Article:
Race, Politics and Judgeships

October 04, 1990

Racial politics is always unattractive, especially in judicial contests -- and especially when it is so unnecessary to achieve the desired result.

In the city election Nov. 6, a black candidate, District Court Judge Paul Smith, is challenging three white Circuit Court judges, Ellen Hollander, Richard Rombro and John Themelis. Voters are supposed to vote for three candidates, and the three with the highest totals win. But blacks are being urged to vote for only Judge Smith, primarily because he's black.

Many Baltimore black leaders say privately this is not the best way to choose judges, but believe that a community's judiciary, like its juries, should reflect that community's racial composition. They choose the election route to achieve their goal out of dissatisfaction with a Circuit Court here that has 16 white judges and 7 black judges -- this in a city over 60 percent black.

The reason for this discrepancy goes back to former Gov. Harry Hughes' decision, shortly before he left office, to appoint two whites to judgeships vacated by two blacks. Otherwise, the line-up would be 14 and 9. Many blacks would consider that a reasonable ratio, especially since the trend line was in the right direction. There are two vacancies as of now. If Gov. William Donald Schaefer were to name two blacks to those vacancies, the ratio would be 16 and 9 -- reasonable and again moving in the desired direction.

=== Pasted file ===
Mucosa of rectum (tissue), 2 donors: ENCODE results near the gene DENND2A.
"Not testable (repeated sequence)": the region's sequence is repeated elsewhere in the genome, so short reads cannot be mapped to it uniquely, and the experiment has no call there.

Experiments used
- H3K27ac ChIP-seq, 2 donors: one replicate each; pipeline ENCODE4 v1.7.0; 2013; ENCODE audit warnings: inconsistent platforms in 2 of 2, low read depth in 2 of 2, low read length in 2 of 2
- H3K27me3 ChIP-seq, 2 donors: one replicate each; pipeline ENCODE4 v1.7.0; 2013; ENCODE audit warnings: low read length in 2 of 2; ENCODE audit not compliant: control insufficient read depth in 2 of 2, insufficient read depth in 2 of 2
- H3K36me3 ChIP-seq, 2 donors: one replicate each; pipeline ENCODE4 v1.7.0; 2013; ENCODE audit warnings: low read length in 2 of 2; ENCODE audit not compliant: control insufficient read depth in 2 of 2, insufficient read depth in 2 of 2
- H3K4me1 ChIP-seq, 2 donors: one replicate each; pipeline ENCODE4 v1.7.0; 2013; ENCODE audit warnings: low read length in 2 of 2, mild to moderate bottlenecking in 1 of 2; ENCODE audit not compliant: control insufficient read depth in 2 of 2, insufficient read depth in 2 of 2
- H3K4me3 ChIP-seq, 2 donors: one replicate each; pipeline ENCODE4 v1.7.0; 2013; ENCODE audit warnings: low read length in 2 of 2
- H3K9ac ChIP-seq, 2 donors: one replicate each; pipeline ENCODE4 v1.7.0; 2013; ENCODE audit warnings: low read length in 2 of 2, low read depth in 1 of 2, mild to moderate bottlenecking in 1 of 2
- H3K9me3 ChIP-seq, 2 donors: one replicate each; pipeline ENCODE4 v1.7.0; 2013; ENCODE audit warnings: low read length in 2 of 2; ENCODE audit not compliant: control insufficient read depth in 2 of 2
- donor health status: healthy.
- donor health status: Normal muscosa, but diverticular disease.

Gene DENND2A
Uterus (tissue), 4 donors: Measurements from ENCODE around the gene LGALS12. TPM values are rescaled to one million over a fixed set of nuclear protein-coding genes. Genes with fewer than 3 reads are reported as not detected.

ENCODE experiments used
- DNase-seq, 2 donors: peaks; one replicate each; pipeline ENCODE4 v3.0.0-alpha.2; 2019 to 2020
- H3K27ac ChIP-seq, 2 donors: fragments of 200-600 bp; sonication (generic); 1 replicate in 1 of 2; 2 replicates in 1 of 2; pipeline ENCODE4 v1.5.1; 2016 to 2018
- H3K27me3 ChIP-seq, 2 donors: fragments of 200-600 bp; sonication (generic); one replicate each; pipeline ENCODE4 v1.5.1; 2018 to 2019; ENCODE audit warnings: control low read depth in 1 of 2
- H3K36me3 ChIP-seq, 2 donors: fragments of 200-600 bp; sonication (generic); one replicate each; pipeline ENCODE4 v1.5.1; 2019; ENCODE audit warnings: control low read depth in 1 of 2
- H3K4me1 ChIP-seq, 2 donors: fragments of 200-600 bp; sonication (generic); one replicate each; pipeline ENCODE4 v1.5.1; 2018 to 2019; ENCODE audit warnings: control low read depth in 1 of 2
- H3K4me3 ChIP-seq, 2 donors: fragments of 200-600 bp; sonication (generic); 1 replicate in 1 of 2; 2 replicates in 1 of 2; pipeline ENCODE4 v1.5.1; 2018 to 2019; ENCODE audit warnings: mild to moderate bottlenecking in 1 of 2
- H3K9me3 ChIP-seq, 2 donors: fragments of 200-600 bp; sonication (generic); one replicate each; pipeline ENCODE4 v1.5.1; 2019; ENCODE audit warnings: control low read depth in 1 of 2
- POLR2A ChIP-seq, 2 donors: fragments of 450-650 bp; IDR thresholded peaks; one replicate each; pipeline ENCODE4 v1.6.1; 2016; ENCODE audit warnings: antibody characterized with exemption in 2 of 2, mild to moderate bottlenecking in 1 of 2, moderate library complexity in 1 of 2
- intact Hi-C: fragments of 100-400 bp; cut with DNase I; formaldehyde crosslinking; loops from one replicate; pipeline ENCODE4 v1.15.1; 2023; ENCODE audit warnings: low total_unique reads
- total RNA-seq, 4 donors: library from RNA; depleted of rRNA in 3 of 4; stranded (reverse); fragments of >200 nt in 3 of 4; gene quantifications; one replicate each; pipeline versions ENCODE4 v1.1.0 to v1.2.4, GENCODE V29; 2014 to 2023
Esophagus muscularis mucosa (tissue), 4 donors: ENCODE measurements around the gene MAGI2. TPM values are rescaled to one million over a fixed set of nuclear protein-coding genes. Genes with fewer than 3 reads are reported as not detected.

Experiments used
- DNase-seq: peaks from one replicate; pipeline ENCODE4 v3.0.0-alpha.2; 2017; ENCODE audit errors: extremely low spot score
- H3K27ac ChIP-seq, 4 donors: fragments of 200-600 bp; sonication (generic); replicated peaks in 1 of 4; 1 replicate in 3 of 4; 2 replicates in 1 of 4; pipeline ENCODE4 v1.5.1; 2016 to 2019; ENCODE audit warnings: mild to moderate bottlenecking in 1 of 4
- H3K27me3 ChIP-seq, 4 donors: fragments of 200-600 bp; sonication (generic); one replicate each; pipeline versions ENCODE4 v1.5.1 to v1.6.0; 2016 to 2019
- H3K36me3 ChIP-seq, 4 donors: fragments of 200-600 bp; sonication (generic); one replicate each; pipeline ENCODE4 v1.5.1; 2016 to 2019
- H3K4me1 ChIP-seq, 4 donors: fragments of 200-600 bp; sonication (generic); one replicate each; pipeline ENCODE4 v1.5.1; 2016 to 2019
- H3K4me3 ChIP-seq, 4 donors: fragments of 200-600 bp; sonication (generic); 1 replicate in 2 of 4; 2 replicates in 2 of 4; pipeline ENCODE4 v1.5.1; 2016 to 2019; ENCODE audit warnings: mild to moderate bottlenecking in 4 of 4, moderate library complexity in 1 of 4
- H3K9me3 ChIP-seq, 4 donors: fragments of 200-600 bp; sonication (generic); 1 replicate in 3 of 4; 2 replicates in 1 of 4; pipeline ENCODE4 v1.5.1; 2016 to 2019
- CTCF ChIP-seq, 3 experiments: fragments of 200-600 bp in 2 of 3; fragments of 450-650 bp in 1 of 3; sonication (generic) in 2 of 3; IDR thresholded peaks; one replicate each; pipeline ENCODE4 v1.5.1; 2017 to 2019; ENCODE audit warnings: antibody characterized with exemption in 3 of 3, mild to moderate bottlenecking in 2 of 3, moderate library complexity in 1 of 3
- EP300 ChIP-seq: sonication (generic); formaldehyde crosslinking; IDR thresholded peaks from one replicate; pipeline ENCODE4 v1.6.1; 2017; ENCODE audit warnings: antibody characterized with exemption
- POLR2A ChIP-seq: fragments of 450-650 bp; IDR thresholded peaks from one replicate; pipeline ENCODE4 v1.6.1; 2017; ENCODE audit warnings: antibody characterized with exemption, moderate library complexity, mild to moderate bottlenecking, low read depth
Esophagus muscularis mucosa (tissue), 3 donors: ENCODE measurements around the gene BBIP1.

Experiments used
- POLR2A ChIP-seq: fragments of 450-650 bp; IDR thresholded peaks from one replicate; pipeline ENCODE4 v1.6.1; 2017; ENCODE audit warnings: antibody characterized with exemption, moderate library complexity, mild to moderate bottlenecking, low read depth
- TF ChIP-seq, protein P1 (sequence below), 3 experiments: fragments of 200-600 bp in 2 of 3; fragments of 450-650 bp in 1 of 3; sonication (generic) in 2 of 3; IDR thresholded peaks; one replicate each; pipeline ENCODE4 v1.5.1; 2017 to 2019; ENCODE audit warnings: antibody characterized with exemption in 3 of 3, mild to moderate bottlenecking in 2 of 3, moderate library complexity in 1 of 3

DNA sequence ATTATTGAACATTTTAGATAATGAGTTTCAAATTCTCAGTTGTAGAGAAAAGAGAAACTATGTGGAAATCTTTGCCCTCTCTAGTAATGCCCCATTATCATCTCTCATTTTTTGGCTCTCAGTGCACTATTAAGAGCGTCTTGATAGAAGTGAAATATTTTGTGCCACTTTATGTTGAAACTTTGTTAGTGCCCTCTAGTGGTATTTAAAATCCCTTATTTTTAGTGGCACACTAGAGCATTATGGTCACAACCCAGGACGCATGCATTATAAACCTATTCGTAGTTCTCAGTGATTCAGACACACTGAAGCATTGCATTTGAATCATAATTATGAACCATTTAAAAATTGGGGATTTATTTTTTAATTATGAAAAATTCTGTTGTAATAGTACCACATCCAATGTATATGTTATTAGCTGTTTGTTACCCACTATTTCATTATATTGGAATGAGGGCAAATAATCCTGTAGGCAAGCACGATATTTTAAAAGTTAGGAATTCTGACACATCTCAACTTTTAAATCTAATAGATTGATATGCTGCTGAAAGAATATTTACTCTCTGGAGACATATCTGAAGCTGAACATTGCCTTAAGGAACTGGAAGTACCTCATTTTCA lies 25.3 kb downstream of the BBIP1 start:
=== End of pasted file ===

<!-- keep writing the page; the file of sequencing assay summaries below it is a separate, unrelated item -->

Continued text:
We think the governor should do so. Perhaps the best qualified person on the governor's list of nominees recommended by a special advisory panel is a black, District Court Judge Andre Davis. Judge Smith is also on the list. Were both to be appointed, that would do two important things: (1) Restart the movement toward racial balance on the court, and (2) demonstrate that elections aren't needed to do that. If such a decision were made before tomorrow's deadline for Judge Smith's withdrawal from the general election, it would de-politicize the Circuit Court contest, which is having a polarizing effect on the city's body politic.

A third important benefit might be -- and should be -- that black politicians end their opposition to a constitutional amendment, favored by the governor and the state's chief judge, to take circuit court judgeships out of the arena of contested elections. The divisiveness of the current campaign should not be repeated.

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